E2.7-2.10: Pose to Pose Animation

Direct animation
vs Pose to Pose

Direct animation

‘Direct’ animation is an open-ended ‘adventure’ that starts by drawing, sculpting or photographing the first frame of the animation and then capturing each subsequent frame, progressively building up movement sequentially. This is the workflow of animation methods like Stop Motion and the Visual Music experiments. Although the process may follow some sort of storyboard and underlying narrative idea, the relationship between frames is not easy to control without a lot of practice, and not all accidents are ‘happy’.

Pose to Pose animation

‘Pose to Pose’ animation is a more more controlled and considered approach to movement devised to ensure that the animated process can be planned for ahead of making; easily revised; and split up into a division of labour in commercial studios. It is possible to anticipate where a particular action might end and how long a particular action will take- useful when working alongside sound and in planning the overall rhythm and structure of a sequence. In hand or computer drawn animation, it is possible to make continual changes to the movement itself, returning to a sequence to insert or replace frames. A very jerky leap up and down can be changed to a slow glide into the air or a sudden crash downwards can be avoided by simply adding more frames into the upward movement and taking away a few frames towards the end of the movement. Or crashes and disasters exaggerated by removing or changing position of frames.

E2.7 Time Chart

To use pose to pose you draw the beginning and end of each main pose and any interesting ‘extreme’ poses between them (all known as keyframes) and then go back later to fill in the less dramatic frames in-between these keyframes (known as ‘inbetweens’). The more in-betweens you insert between an action the slower, and smoother it will become. It is not however the number of in-betweens between keyframes that matters, but their spatial and time distribution. If the in-betweens are equally spaced in time and distance then the resulting movement will be at a constant rate. If the spacing of time and/or distance is irregular then the movement will be more dynamic and lively.

A time chart is used to plan out the placement of the keyframes and in-between drawings.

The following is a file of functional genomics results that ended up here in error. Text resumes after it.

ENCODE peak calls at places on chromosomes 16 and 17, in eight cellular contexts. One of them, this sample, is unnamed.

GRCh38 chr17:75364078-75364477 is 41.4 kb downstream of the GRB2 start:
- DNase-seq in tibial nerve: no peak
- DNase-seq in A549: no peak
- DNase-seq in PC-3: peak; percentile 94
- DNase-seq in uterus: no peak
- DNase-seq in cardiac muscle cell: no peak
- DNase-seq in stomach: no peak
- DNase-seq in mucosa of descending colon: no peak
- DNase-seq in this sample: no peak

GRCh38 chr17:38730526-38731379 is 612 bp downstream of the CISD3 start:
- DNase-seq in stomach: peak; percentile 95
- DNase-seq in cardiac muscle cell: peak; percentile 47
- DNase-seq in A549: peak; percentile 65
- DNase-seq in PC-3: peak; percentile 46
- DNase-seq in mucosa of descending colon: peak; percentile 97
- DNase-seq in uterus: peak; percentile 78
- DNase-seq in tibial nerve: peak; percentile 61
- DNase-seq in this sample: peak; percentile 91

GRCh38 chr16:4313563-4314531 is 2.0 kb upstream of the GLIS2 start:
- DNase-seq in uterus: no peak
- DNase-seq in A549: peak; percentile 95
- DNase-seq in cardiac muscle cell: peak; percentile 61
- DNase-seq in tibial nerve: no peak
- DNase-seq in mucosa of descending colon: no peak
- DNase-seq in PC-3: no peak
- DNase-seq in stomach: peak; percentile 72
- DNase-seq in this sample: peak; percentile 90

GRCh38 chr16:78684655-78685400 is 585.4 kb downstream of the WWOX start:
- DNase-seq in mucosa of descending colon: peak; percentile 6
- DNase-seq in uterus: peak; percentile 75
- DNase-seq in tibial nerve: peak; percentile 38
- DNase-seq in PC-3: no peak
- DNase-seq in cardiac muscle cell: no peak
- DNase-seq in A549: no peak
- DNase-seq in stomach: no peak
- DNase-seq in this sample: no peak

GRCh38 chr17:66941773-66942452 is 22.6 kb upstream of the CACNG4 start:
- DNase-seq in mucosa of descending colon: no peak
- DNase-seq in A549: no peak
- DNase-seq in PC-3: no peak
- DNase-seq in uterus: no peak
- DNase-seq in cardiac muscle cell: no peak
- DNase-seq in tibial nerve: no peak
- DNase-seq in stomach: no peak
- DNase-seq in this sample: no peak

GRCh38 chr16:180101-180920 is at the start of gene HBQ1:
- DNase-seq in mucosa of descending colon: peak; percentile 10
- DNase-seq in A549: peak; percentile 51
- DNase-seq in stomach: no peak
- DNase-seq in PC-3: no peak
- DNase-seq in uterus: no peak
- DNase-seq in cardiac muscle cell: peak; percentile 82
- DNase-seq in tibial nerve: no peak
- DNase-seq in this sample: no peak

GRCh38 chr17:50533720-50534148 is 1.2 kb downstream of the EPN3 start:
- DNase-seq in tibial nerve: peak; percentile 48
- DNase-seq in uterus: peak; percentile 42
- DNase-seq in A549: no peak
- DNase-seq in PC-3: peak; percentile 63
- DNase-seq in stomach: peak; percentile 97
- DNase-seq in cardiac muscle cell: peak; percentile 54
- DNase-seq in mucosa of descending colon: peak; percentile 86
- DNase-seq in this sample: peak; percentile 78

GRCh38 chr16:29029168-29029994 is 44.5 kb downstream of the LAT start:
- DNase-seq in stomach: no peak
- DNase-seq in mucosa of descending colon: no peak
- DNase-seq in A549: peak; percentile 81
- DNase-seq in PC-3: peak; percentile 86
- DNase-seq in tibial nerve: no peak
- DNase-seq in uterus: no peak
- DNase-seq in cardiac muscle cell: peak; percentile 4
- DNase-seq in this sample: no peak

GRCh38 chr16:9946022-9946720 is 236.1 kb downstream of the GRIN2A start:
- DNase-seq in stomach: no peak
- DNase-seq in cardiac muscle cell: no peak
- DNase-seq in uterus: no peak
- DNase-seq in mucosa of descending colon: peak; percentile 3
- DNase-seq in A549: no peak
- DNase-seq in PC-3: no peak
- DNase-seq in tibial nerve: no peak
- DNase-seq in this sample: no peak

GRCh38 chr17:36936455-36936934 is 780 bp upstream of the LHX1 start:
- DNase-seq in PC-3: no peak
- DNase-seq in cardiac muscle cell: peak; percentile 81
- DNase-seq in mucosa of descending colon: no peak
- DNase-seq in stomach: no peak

This image has an empty alt attribute; its file name is cg_mi4ani_Timechart.jpg
Three key poses are pictured: 1, 7 and 17. Drawings 3, 5, 9, 11, 13 and 15 are planned on the timechart below the drawings. Note the distribution of in-betweens planned for frames 1-5 and 9-17. The dog’s head will move quicker between frames 1-7 because the spacing is further apart in the same time. It then slows down toward the end, between 7-17 with much less distance covered in the same time.

Draw an animation time chart indicating key poses and placement of
in-betweens for two movements from the list below:
● A leaf falling from a tree
● Pin dropping on a hard surface
● Piece of paper being torn in half
● Coffee cup being knocked over
Marble rolling off a table
Ice melting
Upload the charts onto your learning log.

Drawing showing the different factors that influence the behaviour of a marble – none of these timings are fixed but depend on how strongly the marble is rolled, the height of the table and whether the marble is big and heavy or small and lighter. See Post on Bouncing Balls and E2.9 below.

Ice Cubes

!!to do. Much more gradual. But do Inunclude all the details of the sudden cracks?

E2.8 Keyframes and

TASK: Draw the key frames and in-betweens of one of your chosen movements. Scan or photograph your frames to make an animation or animated gif. You may want to add extra frames or play the movement backwards and forwards making it into a loop.
Upload the result onto your learning log as well as any amendments you made to your drawn diagram.

Drawing of the keyframes and in-betweens based on 2 second animation and the time chart.
TVPaint animation with handdrawn Keyframes in red and in-betweens in blue using FbF with speed adjustments to follow diagram. No squash and stretch was applied because marbles are hard and do not squash. I could have got more consistency in shape and size by pasting copies of a ball Custom Brush instead of handdrawing.

E2.9 Interpolation

Digital key frames and Interpolation

2D computer animation is built up from key frames. If starting point A and an end point B are set as ‘key frames’ most software (Adobe Animate, TVPaint, Adobe After Effects, Adobe Premier and Final Cut Pro but not eg Procreate or Corel Painter) will be able to work out all the in-between stages needed to move from A to B. This process of filling in the in-betweens is called interpolation or ‘tweening’.

There are two types of interpolation:

  • Linear interpolation will move an object from A to B at a constant rate as if the in-betweens were plotted on the time chart at equal distances from each other.
  • Bezier interpolation allows adjustment in the curve of movement so that the object will move at a variable pace: speeding up and slowing down.

Software specifically designed to 2D animation enables either direct frame by frame drawing and/or importing drawings and images that can then be combined and animated with fine control over the interpolation curves.

Watch the tutorials on linear and Bezier interpolation on the Khan Academy website:
Complete the featured exercise ‘Animation with Linear Interpolation’ using their interactive animation page.

I did not find the Khan Academy explanation particularly detailed compared to work I had done on another on-line animation course with Howard Wimshurst.

I started by doing more thorough research on You Tube about the physics of Bouncing Balls and different approaches to animating them. Adobe Animate has much more precise and user-friendly motion tween features. But TV paint also enables motion tweening and some degree of control over the speed curves. Because I was interested in marbles for this project, again I did not add squash and stretch – though some motion blur might have been good. The Red Ball animation was done as part of my Howard Wimshurst course using Frame by Frame animation in Procreate on my iPad – a softer squishier ball using squash and stretch.

See detailed post:

Research 2.4 Bouncing Balls

TV Paint animation using Motion effect and tweening comparing linear interpolation, Bezier C curve and Bezier S curve.
Earlier animation using Procreate on my iPad

E2.10 Keyframing